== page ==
Flooding

Front Range has lessons for local rivers

Like many others who live in the mountain West, Southwest Colorado residents surely have been horrified by photos and video of flooding on the northern Front Range.

The floodwaters have destroyed roads and buildings, swept away cars and killed people. Receding, they will leave tremendous piles of debris, and the water that is now flowing down the Platte toward the Missouri River, the Mississippi and the Gulf of Mexico, is carrying pollutants that are dangerous for crops, fish and humans.

At least four people are dead and many more are missing. The Denver Post has reported that thousands are homeless, and the cost of the damage will be well into the billions. Taxpayers will pay a substantial part of that bill, and rescue workers have risked their own lives to save others and to prevent even worse damage.

The disaster offers a lesson relevant for regional rivers including the Animas, Pine and the Dolores River Valley above McPhee Reservoir.

The Dolores likely will not experience a flood of that magnitude, because its watershed is not that vast, and because such catastrophic rains are even less common in Southwest Colorado than they are in the northern part of the state.

But someday, these rivers will flood again, and it will sweep debris down their respective valleys, through the towns of Durango, Bayfield, Dolores and into McPhee Reservoir, which supplies water for agriculture and for drinking. The amount and kinds of development up the river in each of these cases will help determine the degree of damage downstream.

No one is suggesting that development be prohibited. It is impossible to limit human habitation to places that are guaranteed never to flood, burn, be buried under crushing snow or experience winds that can destroy anything constructed in their path. Nature always can win, and geology certainly demonstrates that nothing is safe forever.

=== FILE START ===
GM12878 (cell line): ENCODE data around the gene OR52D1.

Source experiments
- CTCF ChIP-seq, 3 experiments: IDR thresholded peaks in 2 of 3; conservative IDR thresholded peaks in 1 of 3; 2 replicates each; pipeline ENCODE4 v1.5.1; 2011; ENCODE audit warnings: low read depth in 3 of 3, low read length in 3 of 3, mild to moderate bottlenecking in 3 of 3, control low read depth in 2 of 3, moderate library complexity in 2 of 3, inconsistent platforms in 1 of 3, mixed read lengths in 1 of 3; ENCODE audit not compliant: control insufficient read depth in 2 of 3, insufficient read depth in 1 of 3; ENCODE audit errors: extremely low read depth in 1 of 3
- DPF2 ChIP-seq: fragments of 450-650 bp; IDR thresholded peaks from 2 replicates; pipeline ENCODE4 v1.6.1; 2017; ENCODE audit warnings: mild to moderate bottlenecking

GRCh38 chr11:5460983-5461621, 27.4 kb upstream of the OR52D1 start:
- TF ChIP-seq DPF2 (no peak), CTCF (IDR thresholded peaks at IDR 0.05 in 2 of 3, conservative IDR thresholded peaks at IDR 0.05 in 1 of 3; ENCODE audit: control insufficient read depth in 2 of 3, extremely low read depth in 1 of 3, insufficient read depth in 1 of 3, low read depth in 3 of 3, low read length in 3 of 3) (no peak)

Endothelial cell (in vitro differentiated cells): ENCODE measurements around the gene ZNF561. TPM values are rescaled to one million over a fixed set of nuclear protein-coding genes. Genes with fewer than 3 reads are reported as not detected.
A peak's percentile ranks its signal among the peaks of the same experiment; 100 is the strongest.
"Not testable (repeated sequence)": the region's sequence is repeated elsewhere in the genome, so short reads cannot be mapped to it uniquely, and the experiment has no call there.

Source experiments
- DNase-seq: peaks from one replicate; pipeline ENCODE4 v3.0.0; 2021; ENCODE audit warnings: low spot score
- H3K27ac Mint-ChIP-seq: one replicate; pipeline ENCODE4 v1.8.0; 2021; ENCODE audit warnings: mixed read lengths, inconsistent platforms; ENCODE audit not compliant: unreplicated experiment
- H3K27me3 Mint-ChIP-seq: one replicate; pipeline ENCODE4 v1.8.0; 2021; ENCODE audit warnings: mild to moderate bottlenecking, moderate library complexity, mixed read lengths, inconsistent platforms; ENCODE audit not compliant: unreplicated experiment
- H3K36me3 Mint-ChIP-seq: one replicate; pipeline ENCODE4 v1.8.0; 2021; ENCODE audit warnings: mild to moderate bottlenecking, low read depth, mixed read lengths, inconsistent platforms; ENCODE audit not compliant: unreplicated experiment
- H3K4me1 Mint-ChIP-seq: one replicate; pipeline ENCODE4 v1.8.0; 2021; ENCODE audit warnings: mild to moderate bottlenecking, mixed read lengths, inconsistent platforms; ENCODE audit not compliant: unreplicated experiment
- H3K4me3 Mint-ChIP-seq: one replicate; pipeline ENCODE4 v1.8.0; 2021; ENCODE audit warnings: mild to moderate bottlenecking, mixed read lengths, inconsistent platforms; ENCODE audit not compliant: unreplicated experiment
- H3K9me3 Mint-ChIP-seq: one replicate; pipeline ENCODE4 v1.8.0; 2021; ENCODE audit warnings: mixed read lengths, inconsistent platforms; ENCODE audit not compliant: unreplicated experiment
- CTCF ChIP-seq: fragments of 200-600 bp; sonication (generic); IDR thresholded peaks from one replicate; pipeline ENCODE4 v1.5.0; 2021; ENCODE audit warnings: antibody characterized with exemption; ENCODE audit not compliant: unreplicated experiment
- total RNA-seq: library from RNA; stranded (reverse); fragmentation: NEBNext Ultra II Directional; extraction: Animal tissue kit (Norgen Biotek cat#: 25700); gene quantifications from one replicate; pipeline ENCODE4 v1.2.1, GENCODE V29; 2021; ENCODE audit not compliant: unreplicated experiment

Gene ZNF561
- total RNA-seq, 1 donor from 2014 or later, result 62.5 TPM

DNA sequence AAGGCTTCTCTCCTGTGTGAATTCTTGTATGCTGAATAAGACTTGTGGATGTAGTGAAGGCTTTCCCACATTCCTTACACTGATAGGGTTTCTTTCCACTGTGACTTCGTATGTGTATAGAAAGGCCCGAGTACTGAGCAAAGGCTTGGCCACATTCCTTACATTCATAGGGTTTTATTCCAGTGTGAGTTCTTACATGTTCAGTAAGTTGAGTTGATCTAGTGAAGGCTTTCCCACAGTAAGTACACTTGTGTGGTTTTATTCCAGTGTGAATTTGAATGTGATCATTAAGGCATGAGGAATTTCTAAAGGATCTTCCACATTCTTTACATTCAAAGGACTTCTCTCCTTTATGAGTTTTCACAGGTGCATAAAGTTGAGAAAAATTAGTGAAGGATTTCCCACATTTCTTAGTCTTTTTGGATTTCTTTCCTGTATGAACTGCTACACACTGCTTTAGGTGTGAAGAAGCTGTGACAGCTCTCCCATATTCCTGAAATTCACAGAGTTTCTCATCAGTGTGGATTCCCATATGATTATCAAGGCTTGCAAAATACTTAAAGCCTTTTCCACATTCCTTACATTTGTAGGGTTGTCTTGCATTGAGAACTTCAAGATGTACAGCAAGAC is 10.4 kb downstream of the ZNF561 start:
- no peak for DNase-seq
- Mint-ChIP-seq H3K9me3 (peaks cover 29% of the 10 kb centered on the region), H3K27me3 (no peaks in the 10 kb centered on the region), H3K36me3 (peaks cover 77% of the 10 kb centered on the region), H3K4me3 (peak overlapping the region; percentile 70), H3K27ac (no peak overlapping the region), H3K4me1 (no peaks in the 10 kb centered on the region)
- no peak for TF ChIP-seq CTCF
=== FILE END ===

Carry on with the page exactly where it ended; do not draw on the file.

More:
But it is possible to calculate risk with a fairly high degree of accuracy. In the case of flooding, the more distance and elevation that separate a structure from a stream, the less likely the stream is to destroy it.

The span of records in the Rocky Mountain West is short even in human terms, but statistics can show how often and how high the river has risen over that time. With that information, it’s possible to draw parallel lines that predict degrees of risk. Anything built 5 feet from the river as it flows in September will be gone by next spring. Another, farther distance, provides more safety, along with less risk of contributing to damage downriver.

That is the purpose of setbacks, and it is logical. They are not guarantees – this week’s flooding leaves no doubt about that – but data-driven predictors of the likelihood of destruction.

Those who remember the horrific Thompson Canyon disaster of 1976 cannot be surprised at the destruction there in 2013. That is not true everywhere, but some of the destruction now being shown on television has occurred in places where the risk was well-known.

Historical photos show what the Dolores has done just in the years since photography came to the Dolores Valley. It makes absolute sense to draw a line, whether it be 100 feet or another distance logically chosen, and push construction behind it.

Water does not stop at property lines, which makes what people do in the flood plain the business of everyone downstream, as well as taxpayers and insurance customers everywhere. Setbacks are more than a property-rights issue. The pictures from northern Colorado have demonstrated that very clearly, and county commissioners throughout the region must pay attention.